As organisations return to the workplace, many are looking to break bad habits that have been formed during the Covid-19 pandemic, new research from has revealed.
The AI-powered corporate learning platform commissioned an independent survey among 4,000 UK adults, of which 666 are decision-makers within UK businesses. Over two fifths said their company became a less appealing place to work when in-person interactions stopped during the pandemic.
Over a third of business leaders said their company has invested in digital communication tools to handle enquiries during the pandemic. However, 39% stated that this has resulted in poorer customer support.
More generally, 35% said the quality of their product or service has worsened as a result of relying more heavily on technology during the pandemic.
Soffos.ai’s research shows that the sudden shift to digital communication has hindered many businesses, with 38% of decision-makers believing that their organisation now utilises “too many” different channels for internal communications, which is interrupting productivity. The same number agree that a reliance on inadequate tech has hampered their ability to train staff.
Almost half of business leaders stated that their employees have expressed a desire to return to in-person meetings or office working. That said, 43% believe the pandemic has permanently severed traditional forms of communication within their organisation, with digital-first communication now the default.
In the hunt for better technology solutions, one in three businesses will invest in AI over the next 12 months to offer a more personalised experience to both employees and customers.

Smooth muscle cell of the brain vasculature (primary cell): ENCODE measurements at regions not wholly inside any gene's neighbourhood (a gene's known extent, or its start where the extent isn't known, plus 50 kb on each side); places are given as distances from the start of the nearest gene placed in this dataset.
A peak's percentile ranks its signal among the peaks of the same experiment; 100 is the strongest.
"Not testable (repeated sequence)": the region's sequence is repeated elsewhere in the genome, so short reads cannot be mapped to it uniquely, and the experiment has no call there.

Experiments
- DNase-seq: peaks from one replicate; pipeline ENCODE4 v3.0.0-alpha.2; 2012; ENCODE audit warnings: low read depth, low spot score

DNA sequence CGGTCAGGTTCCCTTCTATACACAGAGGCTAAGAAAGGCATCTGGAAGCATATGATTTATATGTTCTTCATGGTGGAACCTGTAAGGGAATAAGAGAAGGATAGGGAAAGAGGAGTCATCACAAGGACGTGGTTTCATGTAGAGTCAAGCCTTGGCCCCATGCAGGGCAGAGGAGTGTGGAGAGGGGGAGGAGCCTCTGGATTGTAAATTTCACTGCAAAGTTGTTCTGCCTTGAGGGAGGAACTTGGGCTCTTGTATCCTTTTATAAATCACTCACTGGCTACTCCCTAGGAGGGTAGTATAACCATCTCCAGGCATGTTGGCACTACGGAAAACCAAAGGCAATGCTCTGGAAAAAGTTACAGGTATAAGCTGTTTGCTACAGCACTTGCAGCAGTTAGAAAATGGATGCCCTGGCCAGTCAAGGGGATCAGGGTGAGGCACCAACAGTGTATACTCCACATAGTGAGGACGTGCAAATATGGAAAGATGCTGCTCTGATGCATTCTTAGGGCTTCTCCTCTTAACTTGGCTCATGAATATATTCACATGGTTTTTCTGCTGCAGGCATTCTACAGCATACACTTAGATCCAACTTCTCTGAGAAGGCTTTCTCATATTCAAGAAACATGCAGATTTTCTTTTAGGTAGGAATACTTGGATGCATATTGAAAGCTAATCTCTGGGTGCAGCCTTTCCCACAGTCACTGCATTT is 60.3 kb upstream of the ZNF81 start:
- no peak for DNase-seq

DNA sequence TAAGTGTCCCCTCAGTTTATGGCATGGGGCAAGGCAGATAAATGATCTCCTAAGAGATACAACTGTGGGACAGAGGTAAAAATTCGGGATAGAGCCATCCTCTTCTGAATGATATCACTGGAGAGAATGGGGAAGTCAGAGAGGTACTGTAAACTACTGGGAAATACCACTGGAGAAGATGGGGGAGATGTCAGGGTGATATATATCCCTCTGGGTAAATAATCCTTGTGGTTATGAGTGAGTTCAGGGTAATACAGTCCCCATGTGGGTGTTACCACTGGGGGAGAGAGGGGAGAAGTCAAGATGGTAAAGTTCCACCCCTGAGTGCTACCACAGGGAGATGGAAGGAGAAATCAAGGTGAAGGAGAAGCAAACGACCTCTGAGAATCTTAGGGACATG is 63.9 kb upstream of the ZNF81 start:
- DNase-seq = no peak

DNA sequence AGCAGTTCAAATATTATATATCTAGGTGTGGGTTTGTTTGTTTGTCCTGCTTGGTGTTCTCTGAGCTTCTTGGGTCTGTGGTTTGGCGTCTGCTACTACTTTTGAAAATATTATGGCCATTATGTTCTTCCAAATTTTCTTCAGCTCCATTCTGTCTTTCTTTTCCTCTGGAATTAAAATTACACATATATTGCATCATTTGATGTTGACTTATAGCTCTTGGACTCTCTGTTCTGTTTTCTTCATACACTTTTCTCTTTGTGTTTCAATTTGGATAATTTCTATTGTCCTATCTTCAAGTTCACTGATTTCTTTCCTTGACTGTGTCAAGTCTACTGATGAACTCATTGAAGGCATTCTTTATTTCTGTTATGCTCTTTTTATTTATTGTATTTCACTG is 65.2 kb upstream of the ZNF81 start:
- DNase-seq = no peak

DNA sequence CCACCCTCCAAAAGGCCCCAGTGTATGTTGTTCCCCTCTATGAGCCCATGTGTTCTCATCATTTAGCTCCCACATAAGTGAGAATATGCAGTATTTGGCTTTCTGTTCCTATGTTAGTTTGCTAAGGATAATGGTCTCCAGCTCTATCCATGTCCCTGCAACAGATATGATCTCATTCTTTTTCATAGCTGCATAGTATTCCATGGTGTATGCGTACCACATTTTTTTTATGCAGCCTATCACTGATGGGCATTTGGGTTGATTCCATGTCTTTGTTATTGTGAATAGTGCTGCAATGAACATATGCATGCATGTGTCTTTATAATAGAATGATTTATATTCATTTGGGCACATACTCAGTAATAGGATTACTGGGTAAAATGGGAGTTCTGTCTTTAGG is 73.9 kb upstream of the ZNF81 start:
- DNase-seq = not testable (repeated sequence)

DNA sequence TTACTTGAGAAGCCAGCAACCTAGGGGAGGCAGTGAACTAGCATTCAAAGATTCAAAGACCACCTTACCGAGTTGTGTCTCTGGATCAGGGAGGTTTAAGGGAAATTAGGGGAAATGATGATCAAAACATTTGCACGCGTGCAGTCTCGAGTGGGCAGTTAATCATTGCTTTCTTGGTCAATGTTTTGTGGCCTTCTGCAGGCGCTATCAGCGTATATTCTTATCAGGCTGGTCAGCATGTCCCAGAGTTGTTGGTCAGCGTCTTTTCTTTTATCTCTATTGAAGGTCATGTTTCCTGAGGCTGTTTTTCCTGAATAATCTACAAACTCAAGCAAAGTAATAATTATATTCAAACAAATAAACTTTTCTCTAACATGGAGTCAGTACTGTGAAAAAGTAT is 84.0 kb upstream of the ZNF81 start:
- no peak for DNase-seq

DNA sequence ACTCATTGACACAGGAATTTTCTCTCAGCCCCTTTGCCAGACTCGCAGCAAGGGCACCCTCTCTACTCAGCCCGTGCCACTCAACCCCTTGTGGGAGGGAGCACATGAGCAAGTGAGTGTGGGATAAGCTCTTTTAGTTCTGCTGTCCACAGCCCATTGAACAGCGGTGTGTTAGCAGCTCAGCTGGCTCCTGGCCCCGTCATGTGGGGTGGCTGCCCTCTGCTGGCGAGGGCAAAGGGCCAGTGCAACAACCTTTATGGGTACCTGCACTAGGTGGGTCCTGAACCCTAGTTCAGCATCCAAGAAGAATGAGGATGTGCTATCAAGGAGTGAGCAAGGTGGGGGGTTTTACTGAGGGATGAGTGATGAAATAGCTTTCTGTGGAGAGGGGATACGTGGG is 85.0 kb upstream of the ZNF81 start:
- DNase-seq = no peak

Nikolas Kairinos, CEO and founder of Soffos.ai, said: “The pandemic has thrown many challenges at businesses, not least how to best engage with customers and employees in a new digital-first landscape. While some adjustments have been successful, clearly the quality of relationships and service has suffered in many businesses.
“Technology itself is not the issue, but rather the adoption of poor or inappropriate tech, which likely occurred because businesses had little time to prepare for lockdowns, social distancing and remote working. With some business leaders feeling that too many technologies are in play, and employees missing out on vital collaboration, improvements have to be made.
“Going forward, technologies like AI will be instrumental to breaking bad habits learned throughout the pandemic. As AI-powered platforms allow greater scope for targeted collaboration, more personalised support and customer interaction, businesses should be able to restore these broken bonds to re-imagine a better and more connected workplace.”
Third of UK businesses say quality of their product or service worsened during pandemic